IN THE ANIMAL kingdom, mimics are a dime a dozen. Stick insects pretend to be twigs. Hawk-moth caterpillars resemble venomous snakes. Edible heliconid butterflies disguise themselves with the wing patterns of noxious ones, and noxious ones copy each other to make it easier for predators to learn what not to eat.
All these examples, though, are visual. Auditory mimicry is rarer. But, as he describes in Current Biology, Danilo Russo of the University of Naples Federico II thinks he has found a novel case of it. Some bats, he believes, mimic angry bees, wasps and hornets in order to scare away owls that might otherwise eat them.
Dr Russo first noticed the propensity of greater mouse-eared bats to buzz a few years ago, when he was collecting them in mist nets to study their ecology. The noise struck him as similar to the sound of hornets that inhabited the area of southern Italy he was working in. That led him to wonder whether bat buzzing was a form of mimicry which helped its practitioners to scare off would-be predators.
To test this idea, he and Leonardo Ancillotto, a colleague at Federico II, first recorded the buzzing that captured bats made when handled. Then, having donned suitable protective clothing, they embarked on the more dangerous task of recording the buzzing made, en masse, by four different species of hymenoptera: European paper wasps; buff-tailed bumblebees; European hornets; and domestic honeybees. Computer analysis revealed that chiropteran and hymenopteran buzzes were, indeed, similar.
For the next part of their experiment Dr Russo and Dr Ancillotto recruited the services of 16 captive owls—eight barn and eight tawny. Both of these species are known to hunt bats.
The researchers put the owls, one at a time, in an enclosure equipped with branches for them to perch on, and also two boxes with holes in them. The boxes resembled the sorts of cavities in trees that owls would explore in the wild for food. They placed a loudspeaker alongside one of the boxes and, after the birds had settled in, broadcast through it five seconds of uninterrupted bat buzzing and a similar amount of insect buzzing three times in a row for each noise. As a control, they broadcast in like manner several non-buzzing sounds made by bats.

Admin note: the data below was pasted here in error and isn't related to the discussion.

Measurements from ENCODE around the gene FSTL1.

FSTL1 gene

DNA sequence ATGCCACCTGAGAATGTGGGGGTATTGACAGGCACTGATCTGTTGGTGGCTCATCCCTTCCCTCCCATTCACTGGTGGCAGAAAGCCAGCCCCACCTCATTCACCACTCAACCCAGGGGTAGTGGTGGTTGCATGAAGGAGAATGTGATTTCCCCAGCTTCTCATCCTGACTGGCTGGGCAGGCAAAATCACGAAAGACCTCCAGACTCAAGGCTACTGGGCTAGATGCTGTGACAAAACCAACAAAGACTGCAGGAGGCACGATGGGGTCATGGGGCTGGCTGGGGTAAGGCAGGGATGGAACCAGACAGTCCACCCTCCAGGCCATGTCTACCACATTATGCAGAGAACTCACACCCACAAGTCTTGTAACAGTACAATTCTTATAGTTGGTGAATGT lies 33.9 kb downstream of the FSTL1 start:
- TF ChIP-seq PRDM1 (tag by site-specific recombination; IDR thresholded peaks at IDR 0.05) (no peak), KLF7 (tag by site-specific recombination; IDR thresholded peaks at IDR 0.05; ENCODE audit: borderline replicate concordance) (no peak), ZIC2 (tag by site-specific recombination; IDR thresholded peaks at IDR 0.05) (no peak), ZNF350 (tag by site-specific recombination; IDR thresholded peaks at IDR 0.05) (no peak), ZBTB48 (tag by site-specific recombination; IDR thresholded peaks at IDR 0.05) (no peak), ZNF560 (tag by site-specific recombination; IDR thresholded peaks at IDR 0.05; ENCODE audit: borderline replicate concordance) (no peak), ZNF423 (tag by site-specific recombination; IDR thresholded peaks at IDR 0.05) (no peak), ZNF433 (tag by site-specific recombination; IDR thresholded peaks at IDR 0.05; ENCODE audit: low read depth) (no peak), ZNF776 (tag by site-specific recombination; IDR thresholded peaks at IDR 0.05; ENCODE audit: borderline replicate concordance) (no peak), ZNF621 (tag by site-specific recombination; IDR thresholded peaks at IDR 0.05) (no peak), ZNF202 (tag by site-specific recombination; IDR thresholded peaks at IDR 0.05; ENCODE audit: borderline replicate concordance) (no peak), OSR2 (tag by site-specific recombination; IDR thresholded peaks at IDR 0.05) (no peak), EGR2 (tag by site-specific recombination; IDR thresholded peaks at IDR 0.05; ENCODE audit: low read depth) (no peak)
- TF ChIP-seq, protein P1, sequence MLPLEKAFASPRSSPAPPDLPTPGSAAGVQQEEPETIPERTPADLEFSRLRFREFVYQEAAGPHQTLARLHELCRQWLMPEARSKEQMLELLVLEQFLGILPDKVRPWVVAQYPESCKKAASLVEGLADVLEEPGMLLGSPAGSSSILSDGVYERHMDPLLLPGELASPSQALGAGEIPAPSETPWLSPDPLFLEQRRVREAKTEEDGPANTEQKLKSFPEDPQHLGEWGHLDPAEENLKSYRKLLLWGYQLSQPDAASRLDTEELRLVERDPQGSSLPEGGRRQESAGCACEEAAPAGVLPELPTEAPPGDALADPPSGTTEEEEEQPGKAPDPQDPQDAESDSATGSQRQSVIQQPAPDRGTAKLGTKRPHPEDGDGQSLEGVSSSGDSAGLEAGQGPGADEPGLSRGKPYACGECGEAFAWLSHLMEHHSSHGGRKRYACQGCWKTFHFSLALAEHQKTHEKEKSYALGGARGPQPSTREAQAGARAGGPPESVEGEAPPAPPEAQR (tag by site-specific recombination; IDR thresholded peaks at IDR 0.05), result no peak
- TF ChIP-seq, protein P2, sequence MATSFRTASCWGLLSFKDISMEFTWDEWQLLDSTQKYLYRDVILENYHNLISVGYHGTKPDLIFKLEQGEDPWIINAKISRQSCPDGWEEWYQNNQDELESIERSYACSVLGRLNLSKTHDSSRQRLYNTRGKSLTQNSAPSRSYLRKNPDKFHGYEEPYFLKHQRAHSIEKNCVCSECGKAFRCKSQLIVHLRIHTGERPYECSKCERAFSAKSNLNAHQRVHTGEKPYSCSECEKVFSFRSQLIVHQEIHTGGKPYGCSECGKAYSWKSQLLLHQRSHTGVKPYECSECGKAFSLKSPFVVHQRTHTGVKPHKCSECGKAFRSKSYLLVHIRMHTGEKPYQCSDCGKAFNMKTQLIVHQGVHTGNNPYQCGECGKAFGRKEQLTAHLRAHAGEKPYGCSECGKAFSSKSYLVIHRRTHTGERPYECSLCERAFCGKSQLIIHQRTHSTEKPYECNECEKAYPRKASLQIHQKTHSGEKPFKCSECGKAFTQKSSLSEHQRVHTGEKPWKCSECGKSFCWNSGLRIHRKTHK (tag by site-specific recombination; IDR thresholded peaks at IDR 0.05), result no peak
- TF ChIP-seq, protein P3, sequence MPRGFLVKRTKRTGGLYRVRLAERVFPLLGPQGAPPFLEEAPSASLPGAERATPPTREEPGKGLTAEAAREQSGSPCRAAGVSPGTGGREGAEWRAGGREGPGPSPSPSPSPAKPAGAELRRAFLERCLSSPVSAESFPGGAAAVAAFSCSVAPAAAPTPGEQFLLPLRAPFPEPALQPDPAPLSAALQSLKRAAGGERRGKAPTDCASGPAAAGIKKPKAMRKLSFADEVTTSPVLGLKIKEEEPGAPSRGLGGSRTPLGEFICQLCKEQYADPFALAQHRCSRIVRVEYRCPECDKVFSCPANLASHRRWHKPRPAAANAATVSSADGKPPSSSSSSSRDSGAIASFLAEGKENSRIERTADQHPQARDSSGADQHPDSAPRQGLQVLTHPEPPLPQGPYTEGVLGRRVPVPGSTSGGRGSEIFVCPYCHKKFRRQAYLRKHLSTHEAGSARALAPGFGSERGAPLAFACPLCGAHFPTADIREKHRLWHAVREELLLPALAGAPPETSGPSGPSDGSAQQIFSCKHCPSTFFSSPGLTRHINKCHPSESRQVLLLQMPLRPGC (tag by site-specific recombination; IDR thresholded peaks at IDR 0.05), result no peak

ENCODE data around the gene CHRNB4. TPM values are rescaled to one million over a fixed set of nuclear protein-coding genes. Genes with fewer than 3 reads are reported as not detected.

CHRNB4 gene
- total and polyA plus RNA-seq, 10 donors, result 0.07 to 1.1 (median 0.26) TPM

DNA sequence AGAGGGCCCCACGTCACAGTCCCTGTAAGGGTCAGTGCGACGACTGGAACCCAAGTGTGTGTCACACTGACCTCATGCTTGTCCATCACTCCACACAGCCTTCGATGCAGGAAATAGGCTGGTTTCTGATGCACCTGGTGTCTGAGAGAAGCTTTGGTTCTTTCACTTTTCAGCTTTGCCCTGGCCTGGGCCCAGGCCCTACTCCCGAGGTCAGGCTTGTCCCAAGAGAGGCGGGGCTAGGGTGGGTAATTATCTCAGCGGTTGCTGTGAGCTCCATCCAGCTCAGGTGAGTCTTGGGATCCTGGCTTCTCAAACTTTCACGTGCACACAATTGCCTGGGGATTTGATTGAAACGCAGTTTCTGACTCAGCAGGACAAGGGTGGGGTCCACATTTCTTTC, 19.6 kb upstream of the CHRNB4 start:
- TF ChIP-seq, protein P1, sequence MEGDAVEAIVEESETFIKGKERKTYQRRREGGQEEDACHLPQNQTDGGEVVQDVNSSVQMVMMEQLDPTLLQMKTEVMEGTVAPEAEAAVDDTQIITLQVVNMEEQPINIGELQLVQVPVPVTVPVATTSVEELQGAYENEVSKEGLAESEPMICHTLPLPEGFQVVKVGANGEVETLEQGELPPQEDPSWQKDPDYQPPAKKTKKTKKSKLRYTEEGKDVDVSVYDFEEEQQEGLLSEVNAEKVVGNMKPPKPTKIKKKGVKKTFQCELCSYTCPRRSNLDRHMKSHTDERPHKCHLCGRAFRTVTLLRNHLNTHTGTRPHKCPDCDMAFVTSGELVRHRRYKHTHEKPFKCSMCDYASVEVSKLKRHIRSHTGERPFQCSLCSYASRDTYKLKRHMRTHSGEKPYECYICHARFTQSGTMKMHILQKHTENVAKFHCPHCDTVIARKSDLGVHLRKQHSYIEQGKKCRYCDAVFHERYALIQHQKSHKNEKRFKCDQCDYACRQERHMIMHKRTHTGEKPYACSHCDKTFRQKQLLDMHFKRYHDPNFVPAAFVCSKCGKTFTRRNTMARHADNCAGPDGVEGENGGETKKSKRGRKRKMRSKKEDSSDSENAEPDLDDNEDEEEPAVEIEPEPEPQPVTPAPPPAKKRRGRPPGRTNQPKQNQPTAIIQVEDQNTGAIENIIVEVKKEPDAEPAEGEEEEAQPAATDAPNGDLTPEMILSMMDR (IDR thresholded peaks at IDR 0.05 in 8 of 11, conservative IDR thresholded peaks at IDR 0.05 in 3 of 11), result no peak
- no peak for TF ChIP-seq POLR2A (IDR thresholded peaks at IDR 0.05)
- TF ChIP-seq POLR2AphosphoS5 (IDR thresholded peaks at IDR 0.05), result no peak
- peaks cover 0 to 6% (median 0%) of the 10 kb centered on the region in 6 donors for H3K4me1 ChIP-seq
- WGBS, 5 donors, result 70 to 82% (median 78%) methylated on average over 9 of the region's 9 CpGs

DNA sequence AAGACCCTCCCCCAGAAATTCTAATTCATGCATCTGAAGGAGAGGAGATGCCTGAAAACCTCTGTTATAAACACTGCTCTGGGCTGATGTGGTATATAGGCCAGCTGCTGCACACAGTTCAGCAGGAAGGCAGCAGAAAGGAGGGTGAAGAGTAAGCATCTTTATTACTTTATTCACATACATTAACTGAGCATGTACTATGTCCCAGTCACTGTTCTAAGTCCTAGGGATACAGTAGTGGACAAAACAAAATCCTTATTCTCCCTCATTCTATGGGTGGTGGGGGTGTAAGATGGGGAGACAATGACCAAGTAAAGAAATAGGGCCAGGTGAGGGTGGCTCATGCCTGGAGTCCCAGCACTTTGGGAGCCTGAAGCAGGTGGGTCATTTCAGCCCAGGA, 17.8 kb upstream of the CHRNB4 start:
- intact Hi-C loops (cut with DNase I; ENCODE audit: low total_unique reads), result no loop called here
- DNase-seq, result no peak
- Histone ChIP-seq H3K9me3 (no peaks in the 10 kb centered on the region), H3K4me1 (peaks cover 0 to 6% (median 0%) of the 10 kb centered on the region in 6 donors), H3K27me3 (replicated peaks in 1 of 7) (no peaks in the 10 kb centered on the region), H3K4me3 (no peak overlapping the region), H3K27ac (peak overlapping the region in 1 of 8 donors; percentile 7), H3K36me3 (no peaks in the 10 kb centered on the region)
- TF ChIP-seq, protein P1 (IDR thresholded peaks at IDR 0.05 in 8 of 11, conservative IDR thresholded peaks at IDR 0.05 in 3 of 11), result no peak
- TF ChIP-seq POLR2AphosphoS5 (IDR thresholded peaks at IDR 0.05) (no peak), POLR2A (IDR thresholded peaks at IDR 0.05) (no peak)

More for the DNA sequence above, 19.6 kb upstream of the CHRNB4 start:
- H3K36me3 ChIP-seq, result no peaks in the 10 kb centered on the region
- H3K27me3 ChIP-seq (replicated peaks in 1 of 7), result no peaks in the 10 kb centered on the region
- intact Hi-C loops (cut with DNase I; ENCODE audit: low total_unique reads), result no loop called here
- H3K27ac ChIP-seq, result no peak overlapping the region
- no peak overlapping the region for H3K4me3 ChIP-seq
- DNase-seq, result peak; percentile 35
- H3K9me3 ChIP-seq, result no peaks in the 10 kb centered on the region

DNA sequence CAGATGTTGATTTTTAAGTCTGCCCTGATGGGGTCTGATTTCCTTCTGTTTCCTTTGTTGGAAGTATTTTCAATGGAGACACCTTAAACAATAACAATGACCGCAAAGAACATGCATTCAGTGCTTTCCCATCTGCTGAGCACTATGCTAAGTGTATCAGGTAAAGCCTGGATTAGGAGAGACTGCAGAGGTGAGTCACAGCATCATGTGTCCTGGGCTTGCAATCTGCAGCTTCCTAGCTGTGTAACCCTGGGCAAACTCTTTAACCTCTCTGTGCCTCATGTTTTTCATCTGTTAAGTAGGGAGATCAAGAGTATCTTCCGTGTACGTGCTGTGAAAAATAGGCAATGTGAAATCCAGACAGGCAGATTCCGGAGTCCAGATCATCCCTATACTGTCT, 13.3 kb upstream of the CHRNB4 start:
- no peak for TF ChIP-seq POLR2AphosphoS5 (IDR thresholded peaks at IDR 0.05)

During the broadcasts (which occurred in random order) and for five minutes thereafter, they videoed the owls. The videos were then analysed, by an independent observer, without benefit of their soundtracks. The results were unequivocal. When they heard both the bat buzzings and the hornet buzzings the owls moved as far from the speakers as they could manage. In contrast, when the non-buzzing bat sounds were played, they crept closer.
Dr Russo and Dr Ancillotto believe this is the first reported case of a mammal using acoustic mimicry to scare away a predator. They strongly suspect, however, that it is not unique. Anecdotes suggest several birds and also small mammals, such as dormice—particularly species that dwell in trees and, like dormice, in rock cavities—make buzzing noises when their hidey-holes are disturbed. This has not yet been documented formally as acoustic mimicry. But, given the propensity for venomous buzzing insects to dwell in those sorts of places too, and also the fear that these insects generate in other species, human beings included, Dr Russo thinks this may well be what is going on. He therefore predicts that when these other buzzes are recorded and analysed the results will show that acoustic mimicry by vertebrates of stinging insects is far more widespread than currently realised.
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